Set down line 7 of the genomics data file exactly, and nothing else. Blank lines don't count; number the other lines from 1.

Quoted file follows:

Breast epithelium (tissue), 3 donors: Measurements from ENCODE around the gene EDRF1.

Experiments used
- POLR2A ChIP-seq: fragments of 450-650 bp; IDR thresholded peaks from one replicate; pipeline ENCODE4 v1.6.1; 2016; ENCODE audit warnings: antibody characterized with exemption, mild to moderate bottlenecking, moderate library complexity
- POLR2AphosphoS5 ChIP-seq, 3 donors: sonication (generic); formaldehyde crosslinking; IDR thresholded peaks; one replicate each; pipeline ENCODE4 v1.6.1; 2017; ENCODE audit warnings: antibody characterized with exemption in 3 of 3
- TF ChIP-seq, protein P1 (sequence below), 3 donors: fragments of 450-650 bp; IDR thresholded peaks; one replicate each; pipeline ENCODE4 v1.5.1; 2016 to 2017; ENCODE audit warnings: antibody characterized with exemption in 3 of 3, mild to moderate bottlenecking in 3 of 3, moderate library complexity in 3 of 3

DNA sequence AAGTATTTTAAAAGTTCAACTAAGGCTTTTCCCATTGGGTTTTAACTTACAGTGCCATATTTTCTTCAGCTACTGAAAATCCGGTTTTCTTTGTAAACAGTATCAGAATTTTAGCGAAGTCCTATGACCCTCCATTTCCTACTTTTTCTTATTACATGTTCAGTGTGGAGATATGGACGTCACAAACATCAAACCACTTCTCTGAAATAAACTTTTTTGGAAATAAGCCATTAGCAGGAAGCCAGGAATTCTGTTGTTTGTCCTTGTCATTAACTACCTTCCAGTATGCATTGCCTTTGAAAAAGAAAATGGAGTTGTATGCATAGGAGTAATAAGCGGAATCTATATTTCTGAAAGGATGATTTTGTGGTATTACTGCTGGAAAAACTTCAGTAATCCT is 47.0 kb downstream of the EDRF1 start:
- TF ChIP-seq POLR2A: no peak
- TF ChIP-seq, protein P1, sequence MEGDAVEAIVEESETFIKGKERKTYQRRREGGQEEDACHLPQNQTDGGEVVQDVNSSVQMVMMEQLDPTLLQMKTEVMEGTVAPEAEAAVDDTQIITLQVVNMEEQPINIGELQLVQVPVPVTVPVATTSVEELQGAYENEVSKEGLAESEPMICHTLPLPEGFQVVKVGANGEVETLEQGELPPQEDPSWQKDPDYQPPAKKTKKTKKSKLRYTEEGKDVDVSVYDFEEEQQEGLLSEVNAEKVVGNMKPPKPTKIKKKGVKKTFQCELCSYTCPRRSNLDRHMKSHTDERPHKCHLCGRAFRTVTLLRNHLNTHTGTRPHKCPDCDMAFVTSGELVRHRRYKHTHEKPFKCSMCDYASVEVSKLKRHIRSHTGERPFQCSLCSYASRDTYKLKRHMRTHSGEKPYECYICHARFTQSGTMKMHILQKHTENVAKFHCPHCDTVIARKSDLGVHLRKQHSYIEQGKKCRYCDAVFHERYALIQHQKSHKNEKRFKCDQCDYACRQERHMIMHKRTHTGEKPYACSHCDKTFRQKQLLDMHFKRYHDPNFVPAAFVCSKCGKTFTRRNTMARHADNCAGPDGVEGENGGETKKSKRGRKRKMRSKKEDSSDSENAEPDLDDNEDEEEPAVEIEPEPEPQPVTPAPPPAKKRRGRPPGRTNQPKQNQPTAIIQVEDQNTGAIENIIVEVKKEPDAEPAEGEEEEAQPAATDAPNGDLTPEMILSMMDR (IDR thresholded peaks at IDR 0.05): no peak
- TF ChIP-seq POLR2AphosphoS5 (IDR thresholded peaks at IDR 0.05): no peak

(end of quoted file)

- TF ChIP-seq POLR2A: no peak